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George & James (subtitled "American Composer Series - Volume 1") is an album by The Residents, released on Ralph Records on March 13th 1984.

The first in the group's American Composer Series, George & James profiles the work of George Gershwin and James Brown (specifically, the first half of the 1963 album Live At The Apollo).

The American Composer Series was intended to last from 1984 until 2000, with each volume profiling two American composers. The series was ultimately abandoned by The Residents after the release of the second volume, Stars & Hank Forever, in 1986.

History

George & James consists of covers of works by George Gershwin (1898-1937) and James Brown (1933-2006).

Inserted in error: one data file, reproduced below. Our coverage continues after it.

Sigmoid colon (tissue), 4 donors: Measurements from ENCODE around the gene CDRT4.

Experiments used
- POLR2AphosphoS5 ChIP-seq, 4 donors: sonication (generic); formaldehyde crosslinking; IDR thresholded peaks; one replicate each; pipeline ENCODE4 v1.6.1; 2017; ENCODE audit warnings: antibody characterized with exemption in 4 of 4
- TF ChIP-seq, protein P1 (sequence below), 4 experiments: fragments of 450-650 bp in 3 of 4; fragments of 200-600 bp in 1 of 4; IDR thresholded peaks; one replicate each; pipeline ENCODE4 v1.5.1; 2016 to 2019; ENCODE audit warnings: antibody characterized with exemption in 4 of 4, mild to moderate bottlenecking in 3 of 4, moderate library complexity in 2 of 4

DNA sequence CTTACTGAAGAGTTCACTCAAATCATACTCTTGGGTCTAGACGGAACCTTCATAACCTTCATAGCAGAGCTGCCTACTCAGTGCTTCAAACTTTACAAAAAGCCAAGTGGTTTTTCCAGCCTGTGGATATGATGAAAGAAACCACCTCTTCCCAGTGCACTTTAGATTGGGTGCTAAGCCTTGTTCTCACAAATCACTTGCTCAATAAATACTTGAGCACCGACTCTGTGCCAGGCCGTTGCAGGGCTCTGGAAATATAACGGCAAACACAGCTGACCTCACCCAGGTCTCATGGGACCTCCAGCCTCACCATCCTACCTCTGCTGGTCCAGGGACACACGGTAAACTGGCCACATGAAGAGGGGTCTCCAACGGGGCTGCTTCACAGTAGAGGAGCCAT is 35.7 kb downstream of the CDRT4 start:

The album notes include a brief introduction to the American Composer Series concept, followed by brief biographies of the two artists and of The Residents, describing them as "a group of pseudo-artists who freely indulge themselves in the Great American Culture".

The Residents had been fans of Gershwin since their pre-history, having previously loosely covered "Summertime" on their 1970 demo reel The Ballad of Stuffed Trigger.

The James Brown side of the album was based on the 1963 album Live At The Apollo, one of the first live albums and the most successful R&B album ever. The Residents' version of Live At The Apollo is a suite which roughly covers the first side of the original album.

The "Live At The Apollo" suite simulates the sound of the Apollo concert by using edited crowd noises taken from a Mole Show performance in Utrech, Holland (the same show used for the Mole Show: Live In Holland recording). James Brown is here personfiied by The Residents' lead vocalist, who transforms the Godfather of Soul into a growling, low-pitched voice similar to the Angakok from their 1979 album Eskimo.